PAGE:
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Lipid-related genetic polymorphisms modify the association between lipids and disability progression in multiple sclerosis (MS)
Author(s): ,
Y. Zhang
Affiliations:
Menzies Institute for Medical Research, University of Tasmania, Hobart, TAS
,
Y. Zhou
Affiliations:
Menzies Institute for Medical Research, University of Tasmania, Hobart, TAS
,
S. Simpson
Affiliations:
Melbourne School of Population & Global Health, University of Melbourne, Melbourne, VIC, Australia
,
I. van der Mei
Affiliations:
Menzies Institute for Medical Research, University of Tasmania, Hobart, TAS
B. Taylor
Affiliations:
Menzies Institute for Medical Research, University of Tasmania, Hobart, TAS
ECTRIMS Online Library. Zhang Y.
Oct 12, 2018; 228913
Yan Zhang
Yan Zhang
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Abstract: P1072

Type: Poster Sessions

Abstract Category: Pathology and pathogenesis of MS - Genetics/Epigenetics

Background: An adverse serum lipid profile and increased body mass index (BMI) significantly predict a faster rate of disability progression in MS.
Objective: To investigate whether BMI- or lipid-related common genetic polymorphisms modulated this association.
Method: The association between disability progression (Expanded Disability Status Scale, EDSS change over 5 years) and BMI- or lipid-related genetic polymorphisms (identified from genome wide association analysis) were evaluated in a longitudinal cohort (n=186) who developed clinically definite MS post first demyelinating event. Serum lipids were measured at baseline. We constructed a cumulative genetic risk score (CGRS) of associated polymorphisms (P< 0.05), and examined the interactions between the CGRS and lipid-related variables in predicting disability progression. All analyses were conducted using linear regression.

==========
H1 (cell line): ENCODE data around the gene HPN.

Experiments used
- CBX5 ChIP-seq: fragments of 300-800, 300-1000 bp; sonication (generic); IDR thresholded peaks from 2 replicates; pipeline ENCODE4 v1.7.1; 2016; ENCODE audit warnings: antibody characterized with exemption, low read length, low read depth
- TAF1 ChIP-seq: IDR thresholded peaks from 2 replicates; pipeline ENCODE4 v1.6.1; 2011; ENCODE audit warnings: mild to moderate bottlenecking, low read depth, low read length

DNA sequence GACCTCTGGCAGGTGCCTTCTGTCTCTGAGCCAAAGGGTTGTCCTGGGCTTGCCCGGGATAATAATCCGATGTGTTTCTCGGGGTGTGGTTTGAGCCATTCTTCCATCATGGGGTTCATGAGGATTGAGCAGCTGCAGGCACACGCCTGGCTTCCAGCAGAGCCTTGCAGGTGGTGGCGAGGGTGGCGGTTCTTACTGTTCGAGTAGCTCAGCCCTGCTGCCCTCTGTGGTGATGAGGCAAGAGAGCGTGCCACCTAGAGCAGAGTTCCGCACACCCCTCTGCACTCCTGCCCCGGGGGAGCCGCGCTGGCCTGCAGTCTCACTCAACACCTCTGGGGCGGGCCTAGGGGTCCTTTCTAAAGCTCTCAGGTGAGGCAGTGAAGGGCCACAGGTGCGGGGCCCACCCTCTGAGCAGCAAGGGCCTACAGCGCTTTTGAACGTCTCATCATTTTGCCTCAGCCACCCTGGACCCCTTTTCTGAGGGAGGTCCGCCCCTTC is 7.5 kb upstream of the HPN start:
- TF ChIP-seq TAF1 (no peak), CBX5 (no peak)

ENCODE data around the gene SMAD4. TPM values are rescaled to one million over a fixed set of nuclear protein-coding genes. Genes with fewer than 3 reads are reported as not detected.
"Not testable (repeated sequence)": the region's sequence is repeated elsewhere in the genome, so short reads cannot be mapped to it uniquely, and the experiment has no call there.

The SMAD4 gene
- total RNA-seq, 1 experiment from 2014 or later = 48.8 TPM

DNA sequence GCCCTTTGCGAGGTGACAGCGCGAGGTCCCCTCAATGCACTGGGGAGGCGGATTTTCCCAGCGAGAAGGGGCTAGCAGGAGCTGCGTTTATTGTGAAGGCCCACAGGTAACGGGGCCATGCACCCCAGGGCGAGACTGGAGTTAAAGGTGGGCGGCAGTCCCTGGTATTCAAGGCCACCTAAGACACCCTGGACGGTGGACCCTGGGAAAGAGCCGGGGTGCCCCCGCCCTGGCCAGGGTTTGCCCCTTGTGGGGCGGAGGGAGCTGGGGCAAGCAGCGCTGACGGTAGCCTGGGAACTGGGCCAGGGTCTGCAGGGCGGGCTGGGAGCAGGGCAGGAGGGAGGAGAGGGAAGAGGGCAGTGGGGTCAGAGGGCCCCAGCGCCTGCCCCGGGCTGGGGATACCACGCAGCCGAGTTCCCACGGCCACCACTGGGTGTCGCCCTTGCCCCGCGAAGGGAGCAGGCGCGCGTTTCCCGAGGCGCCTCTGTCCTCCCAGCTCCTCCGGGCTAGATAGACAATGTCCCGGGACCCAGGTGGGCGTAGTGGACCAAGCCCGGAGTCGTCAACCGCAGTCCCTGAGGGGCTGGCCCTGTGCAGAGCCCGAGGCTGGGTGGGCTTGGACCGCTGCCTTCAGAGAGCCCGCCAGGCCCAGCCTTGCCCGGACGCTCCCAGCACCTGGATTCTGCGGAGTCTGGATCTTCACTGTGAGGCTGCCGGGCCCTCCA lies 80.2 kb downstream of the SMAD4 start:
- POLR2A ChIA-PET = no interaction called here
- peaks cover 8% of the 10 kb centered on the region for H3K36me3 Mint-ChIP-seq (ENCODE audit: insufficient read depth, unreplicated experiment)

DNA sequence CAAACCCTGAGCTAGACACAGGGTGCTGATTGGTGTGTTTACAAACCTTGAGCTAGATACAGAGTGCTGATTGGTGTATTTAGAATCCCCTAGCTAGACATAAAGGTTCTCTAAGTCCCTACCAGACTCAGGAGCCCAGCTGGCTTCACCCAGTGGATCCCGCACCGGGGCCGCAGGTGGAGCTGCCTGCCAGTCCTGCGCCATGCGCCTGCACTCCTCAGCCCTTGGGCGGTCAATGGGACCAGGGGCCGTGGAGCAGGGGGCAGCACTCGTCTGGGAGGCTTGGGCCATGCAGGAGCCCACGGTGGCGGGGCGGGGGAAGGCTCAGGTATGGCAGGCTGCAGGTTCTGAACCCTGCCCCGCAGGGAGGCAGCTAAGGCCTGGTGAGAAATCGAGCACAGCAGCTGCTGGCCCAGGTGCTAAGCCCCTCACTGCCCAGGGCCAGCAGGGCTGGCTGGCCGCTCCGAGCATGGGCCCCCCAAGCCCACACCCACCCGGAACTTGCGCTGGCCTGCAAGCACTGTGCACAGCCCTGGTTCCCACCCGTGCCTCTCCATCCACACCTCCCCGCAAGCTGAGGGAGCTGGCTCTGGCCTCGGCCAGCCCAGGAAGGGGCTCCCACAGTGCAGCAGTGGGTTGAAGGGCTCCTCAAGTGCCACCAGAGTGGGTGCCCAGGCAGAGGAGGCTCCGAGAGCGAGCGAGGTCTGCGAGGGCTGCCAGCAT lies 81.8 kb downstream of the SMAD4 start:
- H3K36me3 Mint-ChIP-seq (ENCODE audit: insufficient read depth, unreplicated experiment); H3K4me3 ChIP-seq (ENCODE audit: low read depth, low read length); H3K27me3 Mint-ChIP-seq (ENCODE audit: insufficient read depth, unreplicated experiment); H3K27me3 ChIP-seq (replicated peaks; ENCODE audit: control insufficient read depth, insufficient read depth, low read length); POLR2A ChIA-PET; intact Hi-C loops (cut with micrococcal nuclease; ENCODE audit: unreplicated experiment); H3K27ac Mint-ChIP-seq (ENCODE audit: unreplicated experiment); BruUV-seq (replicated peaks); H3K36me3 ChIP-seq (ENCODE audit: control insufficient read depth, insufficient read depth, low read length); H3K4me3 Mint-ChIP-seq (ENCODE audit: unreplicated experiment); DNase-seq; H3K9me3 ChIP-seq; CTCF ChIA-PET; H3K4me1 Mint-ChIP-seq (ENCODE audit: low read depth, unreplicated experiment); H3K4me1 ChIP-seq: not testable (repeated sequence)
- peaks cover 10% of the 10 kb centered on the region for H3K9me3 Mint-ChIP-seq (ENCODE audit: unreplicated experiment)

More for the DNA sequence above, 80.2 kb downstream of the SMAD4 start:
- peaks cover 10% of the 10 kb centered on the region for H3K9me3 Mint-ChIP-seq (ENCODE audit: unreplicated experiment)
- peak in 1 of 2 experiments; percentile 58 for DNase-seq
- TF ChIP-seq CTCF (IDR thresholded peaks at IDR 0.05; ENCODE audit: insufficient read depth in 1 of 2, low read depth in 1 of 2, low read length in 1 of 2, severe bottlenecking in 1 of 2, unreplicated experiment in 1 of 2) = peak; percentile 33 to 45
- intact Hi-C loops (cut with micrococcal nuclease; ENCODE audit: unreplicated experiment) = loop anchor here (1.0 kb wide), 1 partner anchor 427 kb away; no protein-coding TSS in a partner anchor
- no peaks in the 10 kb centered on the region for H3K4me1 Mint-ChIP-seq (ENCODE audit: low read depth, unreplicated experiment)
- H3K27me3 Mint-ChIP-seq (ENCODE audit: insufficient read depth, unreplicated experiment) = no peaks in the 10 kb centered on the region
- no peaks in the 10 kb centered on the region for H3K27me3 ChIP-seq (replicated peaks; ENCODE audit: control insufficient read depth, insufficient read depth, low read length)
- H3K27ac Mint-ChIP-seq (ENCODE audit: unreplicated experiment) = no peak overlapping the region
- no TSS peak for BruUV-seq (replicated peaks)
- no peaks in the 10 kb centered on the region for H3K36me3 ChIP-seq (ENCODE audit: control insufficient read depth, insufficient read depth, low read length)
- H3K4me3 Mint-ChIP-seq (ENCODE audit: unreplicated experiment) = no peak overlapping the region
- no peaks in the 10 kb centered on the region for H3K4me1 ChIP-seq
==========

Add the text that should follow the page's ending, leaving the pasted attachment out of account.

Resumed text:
Results: Six lipid-related polymorphisms (rs2013208, rs9488822, rs17173637, rs9411489, rs10401969 and rs2277862) were nominally associated with disability progression whereas only one BMI polymorphism (rs2033529) was associated. The constructed lipid CGRS showed a significant, dose-dependent association with disability progression (ptrend=2.1×10-7), such that participants carrying 8 risk alleles progressed 0.35 EDSS points per year faster compared with those carrying ≤5. This CGRS model explained 25% of the variance in disability change in this cohort. We also found significant interactions between the CGRS and lipid-related variables in modulating disability progression, including high-density lipoprotein (Pinteraction=0.003), low-density lipoprotein (Pinteraction=0.021), total cholesterol to high-density lipoprotein ratio (Pinteraction< 0.001) and non-high-density lipoprotein (Pinteraction=0.024), such that an adverse lipid profile and an adverse lipid CGRS interacted to significantly worsen the rate of disability progression.
Conclusions: In this prospective cohort study, both lipids and lipid-related polymorphisms individually and jointly drove disability progression in MS. These results provide additional evidence in support of potentially modifiable lifestyle factors in MS progression, and these polymorphisms in particular may indicate potential points of intervention to moderate disability progression.
Disclosure: Yan Zhang: nothing to disclose
Yuan Zhou: nothing to disclose
Steve Simpson: nothing to disclose
Ingrid van der Mei: nothing to disclose
Bruce Taylor: nothing to disclose

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